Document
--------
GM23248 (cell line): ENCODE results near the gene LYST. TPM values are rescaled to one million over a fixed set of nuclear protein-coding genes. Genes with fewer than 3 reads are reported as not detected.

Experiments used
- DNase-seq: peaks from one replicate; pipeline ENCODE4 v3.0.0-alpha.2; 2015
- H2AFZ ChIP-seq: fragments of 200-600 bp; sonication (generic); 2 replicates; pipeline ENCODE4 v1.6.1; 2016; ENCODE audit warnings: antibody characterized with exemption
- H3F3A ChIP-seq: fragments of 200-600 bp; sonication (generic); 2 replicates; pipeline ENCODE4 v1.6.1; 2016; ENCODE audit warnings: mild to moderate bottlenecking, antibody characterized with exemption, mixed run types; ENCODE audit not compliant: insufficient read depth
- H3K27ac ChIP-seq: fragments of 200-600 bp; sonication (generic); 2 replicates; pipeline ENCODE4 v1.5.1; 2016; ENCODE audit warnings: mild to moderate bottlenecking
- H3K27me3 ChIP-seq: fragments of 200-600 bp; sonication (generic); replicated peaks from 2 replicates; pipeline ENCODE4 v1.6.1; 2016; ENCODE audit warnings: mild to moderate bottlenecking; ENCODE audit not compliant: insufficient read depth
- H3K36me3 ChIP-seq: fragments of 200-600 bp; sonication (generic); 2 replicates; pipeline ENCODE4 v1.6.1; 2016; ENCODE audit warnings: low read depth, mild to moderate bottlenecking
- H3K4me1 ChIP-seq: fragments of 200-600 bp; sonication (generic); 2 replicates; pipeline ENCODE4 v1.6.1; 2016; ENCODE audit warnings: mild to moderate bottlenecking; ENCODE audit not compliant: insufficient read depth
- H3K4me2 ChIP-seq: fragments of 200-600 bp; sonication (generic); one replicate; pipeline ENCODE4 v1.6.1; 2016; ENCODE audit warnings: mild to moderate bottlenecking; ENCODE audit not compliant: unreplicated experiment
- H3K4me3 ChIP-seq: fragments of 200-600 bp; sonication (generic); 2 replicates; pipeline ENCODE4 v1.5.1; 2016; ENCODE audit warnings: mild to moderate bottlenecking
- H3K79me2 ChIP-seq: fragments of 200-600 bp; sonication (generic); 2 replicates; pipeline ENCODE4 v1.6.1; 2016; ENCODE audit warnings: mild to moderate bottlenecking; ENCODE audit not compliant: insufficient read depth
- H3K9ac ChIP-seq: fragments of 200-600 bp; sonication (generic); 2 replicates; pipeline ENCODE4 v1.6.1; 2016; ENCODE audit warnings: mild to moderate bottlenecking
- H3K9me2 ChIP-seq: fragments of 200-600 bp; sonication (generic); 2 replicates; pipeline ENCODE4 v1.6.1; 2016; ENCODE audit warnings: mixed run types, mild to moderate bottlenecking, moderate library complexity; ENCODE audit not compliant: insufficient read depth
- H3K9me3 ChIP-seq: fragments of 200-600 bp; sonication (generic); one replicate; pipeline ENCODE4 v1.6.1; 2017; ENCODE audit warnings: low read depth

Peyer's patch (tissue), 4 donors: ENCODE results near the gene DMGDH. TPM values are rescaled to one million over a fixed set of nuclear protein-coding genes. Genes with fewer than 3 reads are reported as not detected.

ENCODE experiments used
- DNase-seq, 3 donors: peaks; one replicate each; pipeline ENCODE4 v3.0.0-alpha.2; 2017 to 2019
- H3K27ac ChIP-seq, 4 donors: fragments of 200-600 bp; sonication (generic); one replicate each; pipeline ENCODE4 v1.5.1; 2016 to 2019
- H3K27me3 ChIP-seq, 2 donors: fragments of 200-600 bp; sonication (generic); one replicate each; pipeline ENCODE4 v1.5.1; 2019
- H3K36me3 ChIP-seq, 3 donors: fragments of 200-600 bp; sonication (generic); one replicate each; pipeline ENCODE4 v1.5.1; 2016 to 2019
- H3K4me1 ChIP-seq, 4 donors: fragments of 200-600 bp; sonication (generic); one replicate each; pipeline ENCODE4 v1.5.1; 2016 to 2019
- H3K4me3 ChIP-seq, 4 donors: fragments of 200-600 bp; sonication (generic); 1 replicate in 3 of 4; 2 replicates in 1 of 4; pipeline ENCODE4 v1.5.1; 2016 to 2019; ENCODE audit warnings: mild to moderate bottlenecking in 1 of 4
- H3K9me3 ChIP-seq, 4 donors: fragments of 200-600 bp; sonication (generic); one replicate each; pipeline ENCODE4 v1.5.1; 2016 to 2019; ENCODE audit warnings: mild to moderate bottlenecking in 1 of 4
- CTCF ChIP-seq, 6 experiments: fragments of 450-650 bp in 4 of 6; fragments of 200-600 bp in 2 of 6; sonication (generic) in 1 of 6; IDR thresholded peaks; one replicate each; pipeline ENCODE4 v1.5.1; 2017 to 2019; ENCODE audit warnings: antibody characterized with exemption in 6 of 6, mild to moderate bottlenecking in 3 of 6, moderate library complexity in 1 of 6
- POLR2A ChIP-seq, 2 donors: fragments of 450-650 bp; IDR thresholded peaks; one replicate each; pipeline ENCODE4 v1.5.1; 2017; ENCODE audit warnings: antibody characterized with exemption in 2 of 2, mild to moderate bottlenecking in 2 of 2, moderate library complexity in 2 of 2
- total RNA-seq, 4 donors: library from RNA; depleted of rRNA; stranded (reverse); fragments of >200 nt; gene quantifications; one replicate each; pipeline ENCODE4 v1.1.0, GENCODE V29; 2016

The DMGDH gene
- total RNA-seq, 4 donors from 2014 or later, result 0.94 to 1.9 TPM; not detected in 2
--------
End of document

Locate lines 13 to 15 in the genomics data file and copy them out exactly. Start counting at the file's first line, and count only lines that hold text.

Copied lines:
- H3K9ac ChIP-seq: fragments of 200-600 bp; sonication (generic); 2 replicates; pipeline ENCODE4 v1.6.1; 2016; ENCODE audit warnings: mild to moderate bottlenecking
- H3K9me2 ChIP-seq: fragments of 200-600 bp; sonication (generic); 2 replicates; pipeline ENCODE4 v1.6.1; 2016; ENCODE audit warnings: mixed run types, mild to moderate bottlenecking, moderate library complexity; ENCODE audit not compliant: insufficient read depth
- H3K9me3 ChIP-seq: fragments of 200-600 bp; sonication (generic); one replicate; pipeline ENCODE4 v1.6.1; 2017; ENCODE audit warnings: low read depth